Is It Okay To Drink Around A Recovering Alcoholic?

I think a lot of family members, friends and loved ones all wonder if it is okay to drink alcohol around a person who is a recovering alcoholic.  I know that when I first came into recovery, my parents tried their best to shield me from being around any drinking that they could.  There were many times that I remember going to restaurants with my parents in early recovery and they would insist to the restaurant staff that we do not sit close to the bar.  This was obviously an attempt by my parents to try and protect their son from a relapse.  What it really did was make me feel awkward and that I had to insist to my parents that it was not a problem for me to be around other people that felt like drinking alcohol.

I tell you this little story, because I think that my parents had great motives in what they were trying to do, but I also don’t think that the reality of the situation was that if I sat in a booth of a restaurant that was within 20 feet of a bar, that I was going to get drunk later that day or even the next day.  In my opinion, my parents making a big deal about something like being around alcohol in a restaurant was only making me feel embarrassed to be in recovery.  This is a very personal scenario and not everyone else may feel like I did, but the last thing I wanted to feel was alienated or different because I was in recovery.

Some Suggestions

There are two things that I would suggest to anyone who is wondering if it is okay to drink around a recovering alcoholic.  First, take some time to reflect on the situation and ask yourself some questions before you do anything else.

The questions that I would suggest asking yourself are just a brief guideline and not always going to apply to everyone’s situations, but the main point to this is to reflect on why you are asking this question in the first place.  I suggest that you ask yourself if you need to drink around the person or if drinking alcohol can wait until another time.  Another suggestion would be to ask other people who may also be drinking at the same time in the same place about what they think.  Continuing the conversation with others may really give you more insight into the original question, because maybe they already know if the person is okay with drinking around them.  This leads us to my next suggestion.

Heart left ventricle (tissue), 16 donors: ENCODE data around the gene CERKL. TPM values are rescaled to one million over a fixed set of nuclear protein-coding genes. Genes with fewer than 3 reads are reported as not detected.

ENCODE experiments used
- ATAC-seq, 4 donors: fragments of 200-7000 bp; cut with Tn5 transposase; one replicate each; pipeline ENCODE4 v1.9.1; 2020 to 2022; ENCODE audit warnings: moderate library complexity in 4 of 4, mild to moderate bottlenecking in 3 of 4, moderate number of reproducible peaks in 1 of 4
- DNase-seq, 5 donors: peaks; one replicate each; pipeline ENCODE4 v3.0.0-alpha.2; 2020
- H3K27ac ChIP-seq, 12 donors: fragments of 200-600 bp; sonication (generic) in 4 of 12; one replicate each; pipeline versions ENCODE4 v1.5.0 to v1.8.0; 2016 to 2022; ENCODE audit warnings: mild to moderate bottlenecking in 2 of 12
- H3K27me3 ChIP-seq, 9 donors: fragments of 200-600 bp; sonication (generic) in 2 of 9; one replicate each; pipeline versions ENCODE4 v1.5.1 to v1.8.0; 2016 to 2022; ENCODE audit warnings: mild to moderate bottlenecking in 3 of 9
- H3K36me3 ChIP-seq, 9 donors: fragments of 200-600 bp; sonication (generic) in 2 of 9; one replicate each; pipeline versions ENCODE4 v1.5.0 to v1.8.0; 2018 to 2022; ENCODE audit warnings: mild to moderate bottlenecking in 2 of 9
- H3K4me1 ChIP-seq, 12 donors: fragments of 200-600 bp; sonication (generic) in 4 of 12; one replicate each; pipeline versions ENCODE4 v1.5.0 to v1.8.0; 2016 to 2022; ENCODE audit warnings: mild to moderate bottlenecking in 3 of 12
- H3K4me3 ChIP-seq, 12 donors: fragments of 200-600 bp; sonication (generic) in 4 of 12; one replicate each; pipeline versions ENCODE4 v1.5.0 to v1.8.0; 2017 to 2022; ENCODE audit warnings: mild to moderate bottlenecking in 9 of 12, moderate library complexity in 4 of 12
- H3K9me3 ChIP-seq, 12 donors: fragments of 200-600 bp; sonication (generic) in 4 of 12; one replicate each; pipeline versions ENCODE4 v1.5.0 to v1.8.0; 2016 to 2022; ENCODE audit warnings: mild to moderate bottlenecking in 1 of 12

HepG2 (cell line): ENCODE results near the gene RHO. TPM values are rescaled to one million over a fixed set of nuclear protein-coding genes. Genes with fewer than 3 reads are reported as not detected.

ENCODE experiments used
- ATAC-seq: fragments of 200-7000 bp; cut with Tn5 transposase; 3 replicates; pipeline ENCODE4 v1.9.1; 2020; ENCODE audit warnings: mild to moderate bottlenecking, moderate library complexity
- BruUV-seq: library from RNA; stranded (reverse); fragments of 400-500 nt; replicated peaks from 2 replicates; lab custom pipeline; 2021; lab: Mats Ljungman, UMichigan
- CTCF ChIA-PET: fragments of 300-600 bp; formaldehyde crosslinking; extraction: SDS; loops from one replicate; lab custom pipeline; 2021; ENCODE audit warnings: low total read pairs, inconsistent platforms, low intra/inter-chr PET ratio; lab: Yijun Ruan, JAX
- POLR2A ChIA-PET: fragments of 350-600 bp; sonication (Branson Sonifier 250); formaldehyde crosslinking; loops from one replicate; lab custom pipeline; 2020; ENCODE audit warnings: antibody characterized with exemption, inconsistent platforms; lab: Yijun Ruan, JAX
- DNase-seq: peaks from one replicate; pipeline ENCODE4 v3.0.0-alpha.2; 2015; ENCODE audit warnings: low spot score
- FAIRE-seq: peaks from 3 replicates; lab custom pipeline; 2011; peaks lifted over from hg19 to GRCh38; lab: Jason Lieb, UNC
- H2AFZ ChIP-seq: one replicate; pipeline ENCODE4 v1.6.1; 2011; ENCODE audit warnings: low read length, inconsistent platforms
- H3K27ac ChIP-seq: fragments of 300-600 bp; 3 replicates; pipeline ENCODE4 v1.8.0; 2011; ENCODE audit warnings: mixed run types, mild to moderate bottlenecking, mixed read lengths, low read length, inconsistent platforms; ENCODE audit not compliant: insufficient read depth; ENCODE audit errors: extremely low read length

Ask the person who is the recovering alcoholic if they are okay with you drinking around them.  By having conversations around this topic instead of assuming you already know the answer, you will likely be helping the person because they will get to answer it for themselves.  Some ways that this may help the recovering alcoholic are that they may have never thought about it, so this is a good starting point for them.  I would suggest that you try and ask the question in an open format so that it is not just a yes or no type of answer that you receive, because not everyone is going to answer honestly right away.

My Own Experience

Personally, if someone asked me if I was comfortable with them drinking around me in early recovery, I would have initially said yes, but my answer would be out of discomfort and not true.  I remember in early recovery I was terrified about being around people that were drinking alcohol.  My ego on the other hand, told me not to show this fear and there were a few times that I recall telling people that it did not bother me, because I thought that was what they wanted to hear.

Talk About This

I am using my own experiences here to really drive in the point that everyone is going to be different with this scenario and the differences are too many to outline in a blog article.  Factors such as whether the person is newly in recovery or has been sober for many years may change the answer you receive, but this is not a one size fits all mold either.  Someone with many years in recovery may be just as uncomfortable with the idea of people drinking around them as the person who is new to recovery.  It all starts with having conversations about this topic and not assuming that you know whether someone is okay with alcohol being around them.

Next time that you find yourself asking this question, hopefully you will be able to start the conversation way before the drinking would take place, that way no one is assuming anything or making anyone feel more uncomfortable because they were not ready to be around alcohol.  Again, these are only a few suggestions that I have for anyone asking the question if it is okay to drink around a recovering alcoholic.  The answers will vary from person to person.